In June of 2014 my family spent a month traveling through Spain and London. Each week I’m highlighting our individual destinations, giving you tips on traveling with kids and sharing some of the best things we discovered. You can find previously published travel posts on my Travel Page. You can find all the photos from our trip on my flickr page.
When we first sat down to plan our month in Spain, I had grand visions of visiting every region of Spain. And then reality set in. A month is a long time, allowing much more time and opportunity to travel than the average tourist, but still … you just can’t see an entire country in a month. At least not while traveling with kids and trying to maintain your sanity.
Once I came to terms with reality, I had to pare down the list of places I’d deemed “Must Visit.” This was especially hard for our time in Madrid. Madrid is an excellent base for taking day trips to some of the coolest cities in Spain. You’re at the hub of some wonderful and affordable transportation options by train or bus. You can easily rent a car, and while I wouldn’t drive in Madrid if my life depended on it, traveling by car in Spain is very easy. Within a few hours of Madrid, you can visit Segovia, Toledo, El Escorial, Avila, Cordoba, and Salamanca. With only four days in Madrid, and lots of coming and going in our near future, I had to narrow it down to one day trip. Toledo, with its beautiful views, stunning cathedral, history of weaponry, and delicious sweets was the winner. Clearly Toledo had something for everyone in our family!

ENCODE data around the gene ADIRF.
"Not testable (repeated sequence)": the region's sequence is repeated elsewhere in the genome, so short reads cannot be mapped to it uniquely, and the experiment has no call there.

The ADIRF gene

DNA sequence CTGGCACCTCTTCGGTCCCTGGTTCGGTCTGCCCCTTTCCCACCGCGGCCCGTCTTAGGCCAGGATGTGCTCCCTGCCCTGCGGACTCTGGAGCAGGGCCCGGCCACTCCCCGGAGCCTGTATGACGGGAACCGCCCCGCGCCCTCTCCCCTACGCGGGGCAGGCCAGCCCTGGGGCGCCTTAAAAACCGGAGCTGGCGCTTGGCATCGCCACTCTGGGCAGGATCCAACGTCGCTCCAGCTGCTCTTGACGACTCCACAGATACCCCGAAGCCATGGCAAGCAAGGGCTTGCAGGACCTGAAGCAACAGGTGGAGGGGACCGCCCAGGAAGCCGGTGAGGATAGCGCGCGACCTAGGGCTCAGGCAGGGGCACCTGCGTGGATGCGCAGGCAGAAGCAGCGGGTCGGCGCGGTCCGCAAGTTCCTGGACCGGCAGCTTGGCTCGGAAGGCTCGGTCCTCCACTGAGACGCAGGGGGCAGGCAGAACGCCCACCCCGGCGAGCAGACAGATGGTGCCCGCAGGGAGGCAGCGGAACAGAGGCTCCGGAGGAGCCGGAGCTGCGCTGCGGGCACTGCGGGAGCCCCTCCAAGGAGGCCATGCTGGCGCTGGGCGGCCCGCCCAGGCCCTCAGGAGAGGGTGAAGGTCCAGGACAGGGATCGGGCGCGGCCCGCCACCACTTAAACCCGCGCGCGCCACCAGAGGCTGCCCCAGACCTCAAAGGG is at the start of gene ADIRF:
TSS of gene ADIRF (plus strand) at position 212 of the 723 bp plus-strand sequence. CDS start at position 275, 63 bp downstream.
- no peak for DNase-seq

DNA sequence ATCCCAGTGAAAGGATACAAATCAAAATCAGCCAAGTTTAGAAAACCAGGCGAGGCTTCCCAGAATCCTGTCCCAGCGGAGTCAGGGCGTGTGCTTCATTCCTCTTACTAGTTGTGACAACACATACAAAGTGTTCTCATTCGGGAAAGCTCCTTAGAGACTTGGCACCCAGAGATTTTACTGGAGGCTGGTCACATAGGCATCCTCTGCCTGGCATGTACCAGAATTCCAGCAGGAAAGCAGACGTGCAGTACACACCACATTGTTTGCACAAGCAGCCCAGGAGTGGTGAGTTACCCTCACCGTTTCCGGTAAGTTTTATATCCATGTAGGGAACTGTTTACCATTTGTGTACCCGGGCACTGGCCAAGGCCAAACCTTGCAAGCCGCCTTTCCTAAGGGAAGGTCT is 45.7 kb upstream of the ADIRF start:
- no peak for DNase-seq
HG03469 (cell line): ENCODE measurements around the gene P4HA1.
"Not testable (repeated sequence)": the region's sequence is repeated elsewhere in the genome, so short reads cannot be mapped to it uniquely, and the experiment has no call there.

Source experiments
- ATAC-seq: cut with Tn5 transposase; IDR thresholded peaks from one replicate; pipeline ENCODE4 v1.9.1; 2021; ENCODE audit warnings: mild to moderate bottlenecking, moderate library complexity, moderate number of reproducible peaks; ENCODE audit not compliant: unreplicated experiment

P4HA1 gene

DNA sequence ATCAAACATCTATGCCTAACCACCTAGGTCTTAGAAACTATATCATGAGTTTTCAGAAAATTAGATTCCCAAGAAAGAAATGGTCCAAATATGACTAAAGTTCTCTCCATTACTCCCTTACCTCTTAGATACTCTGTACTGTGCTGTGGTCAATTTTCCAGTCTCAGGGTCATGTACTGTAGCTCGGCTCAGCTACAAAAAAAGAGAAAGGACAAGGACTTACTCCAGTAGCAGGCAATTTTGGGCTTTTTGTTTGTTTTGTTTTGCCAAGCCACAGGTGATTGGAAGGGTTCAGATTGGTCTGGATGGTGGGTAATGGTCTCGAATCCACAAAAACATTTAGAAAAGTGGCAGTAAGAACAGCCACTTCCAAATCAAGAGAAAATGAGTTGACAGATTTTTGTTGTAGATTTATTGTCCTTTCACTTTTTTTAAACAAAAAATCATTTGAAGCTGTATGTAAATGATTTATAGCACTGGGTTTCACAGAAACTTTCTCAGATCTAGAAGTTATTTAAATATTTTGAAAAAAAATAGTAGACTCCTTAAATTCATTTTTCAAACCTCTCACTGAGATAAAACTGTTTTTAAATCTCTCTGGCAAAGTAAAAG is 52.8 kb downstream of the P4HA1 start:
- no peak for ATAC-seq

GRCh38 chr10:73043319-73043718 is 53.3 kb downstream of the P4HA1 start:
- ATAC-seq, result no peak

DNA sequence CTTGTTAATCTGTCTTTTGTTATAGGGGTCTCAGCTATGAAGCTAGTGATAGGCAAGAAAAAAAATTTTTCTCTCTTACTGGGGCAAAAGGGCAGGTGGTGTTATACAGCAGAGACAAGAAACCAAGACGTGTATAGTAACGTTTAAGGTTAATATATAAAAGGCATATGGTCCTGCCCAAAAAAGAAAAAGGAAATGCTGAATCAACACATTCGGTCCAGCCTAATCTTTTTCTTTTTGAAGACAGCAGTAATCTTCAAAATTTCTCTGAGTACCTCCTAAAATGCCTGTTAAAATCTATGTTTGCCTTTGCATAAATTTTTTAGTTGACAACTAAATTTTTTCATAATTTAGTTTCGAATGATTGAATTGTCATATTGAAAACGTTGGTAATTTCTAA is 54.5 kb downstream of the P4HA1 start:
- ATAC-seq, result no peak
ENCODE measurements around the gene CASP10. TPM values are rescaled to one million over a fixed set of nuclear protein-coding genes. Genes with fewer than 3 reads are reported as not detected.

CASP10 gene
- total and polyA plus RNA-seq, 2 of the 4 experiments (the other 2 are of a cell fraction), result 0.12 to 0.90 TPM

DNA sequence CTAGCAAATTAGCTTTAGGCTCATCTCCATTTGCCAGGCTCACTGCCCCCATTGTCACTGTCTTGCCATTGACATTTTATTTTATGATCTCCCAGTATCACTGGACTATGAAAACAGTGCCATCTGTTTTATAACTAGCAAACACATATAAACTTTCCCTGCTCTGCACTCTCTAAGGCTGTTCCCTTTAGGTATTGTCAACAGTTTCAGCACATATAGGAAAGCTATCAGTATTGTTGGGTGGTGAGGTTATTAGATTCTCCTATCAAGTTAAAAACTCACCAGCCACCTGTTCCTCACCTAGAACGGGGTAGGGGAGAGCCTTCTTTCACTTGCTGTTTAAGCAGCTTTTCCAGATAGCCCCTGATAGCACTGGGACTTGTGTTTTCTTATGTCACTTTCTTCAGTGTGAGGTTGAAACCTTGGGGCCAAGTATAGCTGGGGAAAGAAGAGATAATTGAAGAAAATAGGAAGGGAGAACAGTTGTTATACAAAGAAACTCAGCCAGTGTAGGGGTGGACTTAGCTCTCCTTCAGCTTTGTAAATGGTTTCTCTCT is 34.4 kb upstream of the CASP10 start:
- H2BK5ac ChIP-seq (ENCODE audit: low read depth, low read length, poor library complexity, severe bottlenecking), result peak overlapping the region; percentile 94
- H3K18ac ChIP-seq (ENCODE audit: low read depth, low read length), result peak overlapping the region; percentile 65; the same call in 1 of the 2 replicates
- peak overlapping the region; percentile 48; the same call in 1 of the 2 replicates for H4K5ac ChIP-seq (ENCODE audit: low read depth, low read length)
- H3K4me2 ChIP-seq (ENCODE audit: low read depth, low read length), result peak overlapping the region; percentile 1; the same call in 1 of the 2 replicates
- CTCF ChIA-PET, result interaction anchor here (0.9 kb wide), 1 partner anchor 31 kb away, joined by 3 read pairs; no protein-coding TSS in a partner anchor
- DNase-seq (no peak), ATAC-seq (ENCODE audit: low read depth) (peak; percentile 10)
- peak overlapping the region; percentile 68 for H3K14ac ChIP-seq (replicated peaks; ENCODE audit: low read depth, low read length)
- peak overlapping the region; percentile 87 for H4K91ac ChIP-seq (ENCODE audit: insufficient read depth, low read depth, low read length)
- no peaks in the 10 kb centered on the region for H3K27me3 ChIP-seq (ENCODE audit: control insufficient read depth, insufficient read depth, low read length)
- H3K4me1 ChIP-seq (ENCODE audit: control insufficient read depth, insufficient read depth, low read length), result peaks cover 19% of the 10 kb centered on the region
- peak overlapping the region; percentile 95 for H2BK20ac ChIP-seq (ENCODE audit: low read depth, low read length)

We arrived by car around 10 am. It’s nearly impossible to park in the old part of the city (where you’ll most likely be visiting), and even if parking was plentiful you’d still be crazy to navigate the narrow, winding streets. We watched in utter disbelief as a garbage truck backed its way into one street, leaving roughly the width of a cat’s whisker on either side of the truck and the building walls.